Today, we stand on a cosmic brink. One foot is planted tenuously in the messianic endeavor. We are engaged in rebuilding our homeland and gathering our dispersed. The other foot hovers over the abyss of a medieval spirituality that transparently covers our self-absorption. This ideology awaits a magical redemption and belittles our imperfect heroes as scoundrels. It ascribes to moral equivalency and political correctness. It has justified the exile and has withdrawn from the efforts of homecoming. In such an environment, where only the magical is taken seriously and where no one wants to be a hero, it is understandable that we deny death.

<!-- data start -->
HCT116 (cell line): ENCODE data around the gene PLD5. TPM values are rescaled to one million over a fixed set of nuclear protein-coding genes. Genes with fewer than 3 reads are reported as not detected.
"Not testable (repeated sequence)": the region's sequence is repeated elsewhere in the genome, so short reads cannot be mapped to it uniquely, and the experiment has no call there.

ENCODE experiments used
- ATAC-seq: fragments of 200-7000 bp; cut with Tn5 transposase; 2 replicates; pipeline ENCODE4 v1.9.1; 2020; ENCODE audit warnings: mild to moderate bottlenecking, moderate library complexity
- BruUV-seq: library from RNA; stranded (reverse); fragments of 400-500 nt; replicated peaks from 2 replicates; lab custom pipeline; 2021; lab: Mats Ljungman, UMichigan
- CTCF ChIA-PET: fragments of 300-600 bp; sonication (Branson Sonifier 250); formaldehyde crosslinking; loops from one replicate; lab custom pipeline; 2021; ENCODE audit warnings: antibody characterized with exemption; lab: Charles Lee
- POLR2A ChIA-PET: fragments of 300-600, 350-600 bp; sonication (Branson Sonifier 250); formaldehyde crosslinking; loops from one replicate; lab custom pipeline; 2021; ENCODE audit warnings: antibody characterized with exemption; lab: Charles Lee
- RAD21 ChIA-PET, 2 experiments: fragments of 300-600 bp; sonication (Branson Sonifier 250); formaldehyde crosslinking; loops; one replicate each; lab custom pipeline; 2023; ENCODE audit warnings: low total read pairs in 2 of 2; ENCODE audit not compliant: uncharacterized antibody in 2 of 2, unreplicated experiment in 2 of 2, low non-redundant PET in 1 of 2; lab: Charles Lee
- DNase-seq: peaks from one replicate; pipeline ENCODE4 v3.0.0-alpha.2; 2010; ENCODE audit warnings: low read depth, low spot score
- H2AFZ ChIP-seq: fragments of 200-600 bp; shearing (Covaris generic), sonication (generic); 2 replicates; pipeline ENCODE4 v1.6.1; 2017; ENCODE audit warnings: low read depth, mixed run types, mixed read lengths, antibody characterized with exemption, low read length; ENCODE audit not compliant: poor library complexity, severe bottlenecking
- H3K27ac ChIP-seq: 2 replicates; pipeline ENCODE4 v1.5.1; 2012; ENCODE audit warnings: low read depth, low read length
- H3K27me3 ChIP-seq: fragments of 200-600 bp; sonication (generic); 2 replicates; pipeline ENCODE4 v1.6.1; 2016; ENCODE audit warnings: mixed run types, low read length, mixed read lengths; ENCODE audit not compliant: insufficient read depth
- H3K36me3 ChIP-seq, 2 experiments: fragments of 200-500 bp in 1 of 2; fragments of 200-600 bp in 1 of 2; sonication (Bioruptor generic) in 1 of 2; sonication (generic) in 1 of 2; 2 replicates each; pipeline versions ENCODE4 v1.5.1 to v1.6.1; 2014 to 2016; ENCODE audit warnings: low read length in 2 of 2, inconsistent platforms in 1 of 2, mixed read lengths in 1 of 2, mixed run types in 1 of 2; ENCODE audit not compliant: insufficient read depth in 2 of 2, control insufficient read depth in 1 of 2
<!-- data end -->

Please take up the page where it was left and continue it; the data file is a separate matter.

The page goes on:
Only an acceptance of death can restore the yirah (angst) that promotes the wisdom to live well (Proverbs 1:7). Death is the measure with which we evaluate our lives. Not all lives were characterized by joy and celebration and certainly not every life aspired to greatness. But each life is worthy of consideration and thoughtful analysis. This is the purpose of death and the funeral; to learn from the deceased both what and what not to do and to allow our grief to guide us to insight and growth.
from the September 2001 Edition of the Jewish Magazine